SoccerLucas Gebhart

Sports Editor

Coming off a one-win season, Idaho State women’s head soccer coach Allison Gibson found out that Maria Sanchez, a member of Mexico’s U-20 national team and the Big Sky’s leading goal scorer from the previous season, would not be returning to the team, despite remaining eligibility.

The lone win was a 1-0 overtime victory against Westminster College, a Division II school in the Rocky Mountain Athletics Conference.

Without their top goal scorer, and a young cast of players, the Bengals were picked to finish dead last in the preseason polls. So, that begs the question, in Gibson’s twenty seasons of coaching, how is this her favorite team?

With the staggering low expectations of the upcoming season and all the outside noise from Sanchez’s departure, Gibson’s team had to find a way to ignore it all.

“You just win,” said sophomore Nikolina Musto said.

ISU is currently 4-3 in conference play and sits in fourth place. With three games left in conference play, every game is crucial if the Bengals are to make the Big Sky Conference Tournament. To do so, they must be in the top six.

Gibson has coached a tournament championship team and has won three Big Sky Coach of the Year awards; yet, she claims this team is her favorite.

“You know what I love about this team?” Gibson asked. “Every time I look up, there is a different group of two or three together. It is never the same group.”

It may help that despite Sanchez’s departure, ISU has scored as many goals this season as they did the entire 2015 season (24).

A big part of that turnaround is Musto, who has buried six goals this season, good for second on the team and fourth in the conference.

“This year, I decided that somebody has got to put the ball away,” Musto said. “So I stepped up into the role.”

Last year, the object was get the ball to Sanchez, let her do her thing and hope she scores, this season’s addition has a far more balanced attack.

“I knew from being in the game too long that a balanced attack is always better than a single-attack,” Gibson said. “I knew my hands were going to be full with convincing them that their part could be bigger.”

The players answered the bell.

Freshman Michaela Didericksen leads the team in goals with seven, sophomore Cassidy Kaumeyer and junior Jennifer McCaw have sealed the backline defensively and goalkeeper Shawna Hennings has stepped into a role that Gibson says was over her head last season.

“Our goalkeeper staff just wasn’t as strong as it needed to be,” Gibson said. “In another team, those are just saves. The goalkeeper would catch the ball and distribute it out to the backs. For us, it was going in the back of the net.”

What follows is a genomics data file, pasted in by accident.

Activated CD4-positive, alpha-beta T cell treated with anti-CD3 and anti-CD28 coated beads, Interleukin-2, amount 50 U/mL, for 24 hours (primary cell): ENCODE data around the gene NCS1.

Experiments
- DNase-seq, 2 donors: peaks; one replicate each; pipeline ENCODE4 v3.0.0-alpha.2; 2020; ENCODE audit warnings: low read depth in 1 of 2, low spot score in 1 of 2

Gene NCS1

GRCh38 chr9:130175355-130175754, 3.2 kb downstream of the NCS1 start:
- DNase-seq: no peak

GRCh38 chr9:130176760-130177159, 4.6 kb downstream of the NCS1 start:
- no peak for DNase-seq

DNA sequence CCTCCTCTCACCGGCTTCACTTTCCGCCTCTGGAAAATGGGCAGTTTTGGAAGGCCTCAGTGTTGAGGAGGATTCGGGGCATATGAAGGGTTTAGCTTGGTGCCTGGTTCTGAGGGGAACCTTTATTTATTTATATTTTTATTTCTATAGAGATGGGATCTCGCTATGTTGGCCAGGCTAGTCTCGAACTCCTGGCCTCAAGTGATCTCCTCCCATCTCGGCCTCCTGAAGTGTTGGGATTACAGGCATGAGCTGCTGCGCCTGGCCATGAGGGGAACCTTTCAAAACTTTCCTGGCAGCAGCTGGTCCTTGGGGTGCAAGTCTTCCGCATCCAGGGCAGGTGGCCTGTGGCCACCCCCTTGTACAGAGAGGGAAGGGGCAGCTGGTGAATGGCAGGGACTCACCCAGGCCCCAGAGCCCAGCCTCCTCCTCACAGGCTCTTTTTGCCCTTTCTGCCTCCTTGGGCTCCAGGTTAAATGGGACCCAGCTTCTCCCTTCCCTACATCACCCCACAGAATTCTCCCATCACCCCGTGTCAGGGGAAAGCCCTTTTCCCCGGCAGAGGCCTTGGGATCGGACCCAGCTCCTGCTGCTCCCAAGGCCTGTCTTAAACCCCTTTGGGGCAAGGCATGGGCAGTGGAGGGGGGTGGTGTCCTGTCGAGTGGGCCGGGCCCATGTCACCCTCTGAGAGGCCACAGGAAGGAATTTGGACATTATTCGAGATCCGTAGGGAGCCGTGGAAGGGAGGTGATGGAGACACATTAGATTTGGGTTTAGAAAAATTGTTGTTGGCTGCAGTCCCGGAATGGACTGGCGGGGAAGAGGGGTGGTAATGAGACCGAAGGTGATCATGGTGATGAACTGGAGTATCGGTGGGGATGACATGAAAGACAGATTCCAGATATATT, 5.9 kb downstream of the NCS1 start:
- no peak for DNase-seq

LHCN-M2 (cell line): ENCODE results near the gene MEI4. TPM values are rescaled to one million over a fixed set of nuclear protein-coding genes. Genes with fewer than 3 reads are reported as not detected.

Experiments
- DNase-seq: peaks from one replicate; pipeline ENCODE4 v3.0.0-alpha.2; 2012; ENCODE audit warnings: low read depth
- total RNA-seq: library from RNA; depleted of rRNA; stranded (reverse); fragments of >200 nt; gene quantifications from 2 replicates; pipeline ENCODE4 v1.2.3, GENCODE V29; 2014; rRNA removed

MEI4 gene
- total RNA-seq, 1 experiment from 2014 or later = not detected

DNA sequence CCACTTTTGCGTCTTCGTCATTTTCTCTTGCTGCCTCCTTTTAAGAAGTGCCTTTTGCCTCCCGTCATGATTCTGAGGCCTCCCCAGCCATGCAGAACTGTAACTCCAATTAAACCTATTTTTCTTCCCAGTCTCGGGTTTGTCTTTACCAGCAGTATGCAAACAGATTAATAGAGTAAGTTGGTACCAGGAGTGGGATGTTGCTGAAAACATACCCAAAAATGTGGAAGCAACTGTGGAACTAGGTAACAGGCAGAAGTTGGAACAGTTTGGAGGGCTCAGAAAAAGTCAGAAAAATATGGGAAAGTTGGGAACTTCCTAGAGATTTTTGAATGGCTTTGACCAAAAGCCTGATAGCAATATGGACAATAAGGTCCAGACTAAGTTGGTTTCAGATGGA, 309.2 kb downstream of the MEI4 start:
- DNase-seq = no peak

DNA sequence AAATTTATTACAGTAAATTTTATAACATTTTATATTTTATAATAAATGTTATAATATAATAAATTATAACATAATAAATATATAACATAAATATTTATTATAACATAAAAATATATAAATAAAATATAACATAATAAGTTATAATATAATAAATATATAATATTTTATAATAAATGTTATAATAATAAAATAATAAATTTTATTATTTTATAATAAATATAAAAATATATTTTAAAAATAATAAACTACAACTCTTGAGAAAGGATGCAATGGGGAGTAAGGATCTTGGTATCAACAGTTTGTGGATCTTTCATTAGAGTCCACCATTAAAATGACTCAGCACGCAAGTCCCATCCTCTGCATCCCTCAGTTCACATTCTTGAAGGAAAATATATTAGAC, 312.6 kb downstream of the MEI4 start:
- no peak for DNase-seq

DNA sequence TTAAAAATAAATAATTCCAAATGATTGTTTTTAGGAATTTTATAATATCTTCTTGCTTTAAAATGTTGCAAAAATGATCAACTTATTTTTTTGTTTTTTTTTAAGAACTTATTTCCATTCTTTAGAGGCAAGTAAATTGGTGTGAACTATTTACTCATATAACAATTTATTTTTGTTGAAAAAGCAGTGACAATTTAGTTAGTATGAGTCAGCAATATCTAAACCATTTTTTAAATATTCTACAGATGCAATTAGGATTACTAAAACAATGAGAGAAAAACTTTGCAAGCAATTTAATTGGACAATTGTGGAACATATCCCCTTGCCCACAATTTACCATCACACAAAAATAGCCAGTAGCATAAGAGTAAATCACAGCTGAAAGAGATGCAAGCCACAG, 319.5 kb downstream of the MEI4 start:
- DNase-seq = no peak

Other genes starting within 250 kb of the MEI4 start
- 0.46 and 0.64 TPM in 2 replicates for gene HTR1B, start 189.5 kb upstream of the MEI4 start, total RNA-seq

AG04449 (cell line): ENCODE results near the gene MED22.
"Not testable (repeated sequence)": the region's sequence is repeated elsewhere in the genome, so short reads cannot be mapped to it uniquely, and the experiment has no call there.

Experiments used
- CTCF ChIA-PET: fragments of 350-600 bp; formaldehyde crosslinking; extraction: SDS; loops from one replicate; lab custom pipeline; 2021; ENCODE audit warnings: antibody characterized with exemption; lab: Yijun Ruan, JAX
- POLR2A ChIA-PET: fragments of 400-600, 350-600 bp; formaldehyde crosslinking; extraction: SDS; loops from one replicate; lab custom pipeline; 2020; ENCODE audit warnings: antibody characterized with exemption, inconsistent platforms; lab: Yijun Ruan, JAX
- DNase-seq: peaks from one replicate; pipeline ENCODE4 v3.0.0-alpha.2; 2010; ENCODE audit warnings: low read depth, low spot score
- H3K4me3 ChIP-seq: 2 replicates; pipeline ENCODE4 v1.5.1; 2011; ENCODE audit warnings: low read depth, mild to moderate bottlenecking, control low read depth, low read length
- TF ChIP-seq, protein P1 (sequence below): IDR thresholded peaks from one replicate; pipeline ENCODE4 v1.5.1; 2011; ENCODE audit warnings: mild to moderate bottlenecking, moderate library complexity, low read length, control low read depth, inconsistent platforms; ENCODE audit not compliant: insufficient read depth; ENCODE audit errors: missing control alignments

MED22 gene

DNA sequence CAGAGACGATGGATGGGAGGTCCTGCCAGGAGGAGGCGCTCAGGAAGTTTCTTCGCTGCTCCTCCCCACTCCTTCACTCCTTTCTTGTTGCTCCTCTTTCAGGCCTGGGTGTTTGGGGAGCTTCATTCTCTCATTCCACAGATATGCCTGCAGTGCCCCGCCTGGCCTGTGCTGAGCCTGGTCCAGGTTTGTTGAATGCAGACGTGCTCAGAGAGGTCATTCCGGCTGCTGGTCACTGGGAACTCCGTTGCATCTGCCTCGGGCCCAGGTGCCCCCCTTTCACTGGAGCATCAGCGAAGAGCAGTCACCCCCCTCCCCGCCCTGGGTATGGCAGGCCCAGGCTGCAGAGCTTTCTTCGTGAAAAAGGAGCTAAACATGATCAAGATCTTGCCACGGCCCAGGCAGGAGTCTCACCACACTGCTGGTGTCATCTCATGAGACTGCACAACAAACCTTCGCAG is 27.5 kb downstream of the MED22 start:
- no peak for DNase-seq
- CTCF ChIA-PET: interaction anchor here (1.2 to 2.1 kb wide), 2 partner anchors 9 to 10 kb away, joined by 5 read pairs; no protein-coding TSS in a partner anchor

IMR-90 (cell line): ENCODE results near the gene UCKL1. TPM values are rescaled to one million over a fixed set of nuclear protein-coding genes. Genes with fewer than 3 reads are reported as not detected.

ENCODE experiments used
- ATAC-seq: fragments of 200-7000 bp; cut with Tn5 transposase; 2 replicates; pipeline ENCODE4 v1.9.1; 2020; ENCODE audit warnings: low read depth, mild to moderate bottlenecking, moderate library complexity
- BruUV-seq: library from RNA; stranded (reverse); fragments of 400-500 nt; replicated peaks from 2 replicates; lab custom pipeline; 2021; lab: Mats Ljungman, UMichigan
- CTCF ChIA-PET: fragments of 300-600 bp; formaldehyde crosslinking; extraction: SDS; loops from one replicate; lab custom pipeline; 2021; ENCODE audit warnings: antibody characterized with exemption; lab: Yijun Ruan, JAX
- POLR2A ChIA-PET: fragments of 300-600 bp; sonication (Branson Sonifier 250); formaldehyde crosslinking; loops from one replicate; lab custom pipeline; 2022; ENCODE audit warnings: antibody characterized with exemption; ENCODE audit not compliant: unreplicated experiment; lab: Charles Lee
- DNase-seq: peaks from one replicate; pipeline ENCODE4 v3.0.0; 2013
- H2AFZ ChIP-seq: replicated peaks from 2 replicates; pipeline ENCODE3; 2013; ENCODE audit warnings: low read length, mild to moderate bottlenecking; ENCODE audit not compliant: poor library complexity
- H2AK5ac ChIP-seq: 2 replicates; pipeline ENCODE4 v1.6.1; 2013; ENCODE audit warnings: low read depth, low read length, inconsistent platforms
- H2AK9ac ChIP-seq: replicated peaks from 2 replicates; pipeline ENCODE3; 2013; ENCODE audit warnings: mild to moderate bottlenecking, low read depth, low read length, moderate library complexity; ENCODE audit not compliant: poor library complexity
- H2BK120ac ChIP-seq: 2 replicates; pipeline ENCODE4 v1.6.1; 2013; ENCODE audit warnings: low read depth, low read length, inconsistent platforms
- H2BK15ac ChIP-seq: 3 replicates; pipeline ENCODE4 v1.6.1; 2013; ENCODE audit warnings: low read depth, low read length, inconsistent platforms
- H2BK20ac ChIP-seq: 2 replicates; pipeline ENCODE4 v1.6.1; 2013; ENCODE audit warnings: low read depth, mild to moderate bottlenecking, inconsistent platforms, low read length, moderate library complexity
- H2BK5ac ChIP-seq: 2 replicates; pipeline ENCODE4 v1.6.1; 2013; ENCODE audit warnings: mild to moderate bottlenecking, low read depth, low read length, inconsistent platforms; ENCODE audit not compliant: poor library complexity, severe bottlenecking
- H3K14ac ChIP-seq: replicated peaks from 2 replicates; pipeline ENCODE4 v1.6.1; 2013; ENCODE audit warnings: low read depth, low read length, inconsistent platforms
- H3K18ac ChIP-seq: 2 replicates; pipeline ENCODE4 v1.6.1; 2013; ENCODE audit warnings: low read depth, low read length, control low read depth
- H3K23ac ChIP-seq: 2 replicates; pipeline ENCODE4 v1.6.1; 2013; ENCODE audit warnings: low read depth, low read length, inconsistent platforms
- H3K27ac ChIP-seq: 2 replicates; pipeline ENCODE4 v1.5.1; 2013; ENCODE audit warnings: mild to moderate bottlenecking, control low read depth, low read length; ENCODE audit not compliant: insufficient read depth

Hennings was one of three goalkeepers that were rotated in and out of play last season. She shared the role with then senior, Sheridan Hapsic and freshman Esmeralda Nunez.

Last season, the Bengals found themselves down early, typically within the first ten minutes, and were forced to play catch-up for the remaining 80 minutes of the game.

“It was awful,” Gibson said.

This year is different.

“This year, [Hennings] is way farther down the road and much more that player for us,” Gibson said.

Winning the game ten minutes at a time has been the theme for the season. Gibson will run ten minute drills in practice where she places ten minutes on the clock and scrimmages. The term has been coined, “win the ten,” and is based off of last season’s early deficits where the team often found itself trailing ten minutes into the game.

“There are so many significant ten minute marks in the game,” Gibson said. “Don’t make it a 90-minute game, make it a ten-minute game.”

The team has come together not only on the field but off as well. What once was a losing team with countless different cliques is now a team that has rediscovered its winning ways and with it, a sense of family.

“It was really cliquey last year, so you don’t have full team chemistry” Kaumeyer said. “This year, everybody is all together and we have fun.”

Part of being a family is being there for one another. That is exactly what the team did when freshmen Jazmin Lopez underwent surgery. When Lopez awoke, her teammates were waiting.

“We all friends on and off the field,” Kaumeyer said. “That incorporates to success on the field.”

“Because it is family.” Musto added. “If that was us, we would want the same thing, you know?”

To go along with this almost 180 degree turn, Gibson will have most of these players for the coming seasons.

With twenty players in their freshman and sophomore seasons and just two seniors, Gibson is excited for the future of ISU soccer.

“We are not at the top of the conference, which is not where we want to be,” Kaumeyer said. “We can’t relax, we have not secured our position in the tournament, which means we still have a lot of work to do.”

But with the youth of this team, Gibson says they are close.

“2017-2018, I think we are really going to be a force to be reckoned with,” Gibson said. “I think it is safe to say, we will be the team to beat in the Big Sky.”

Send to Kindle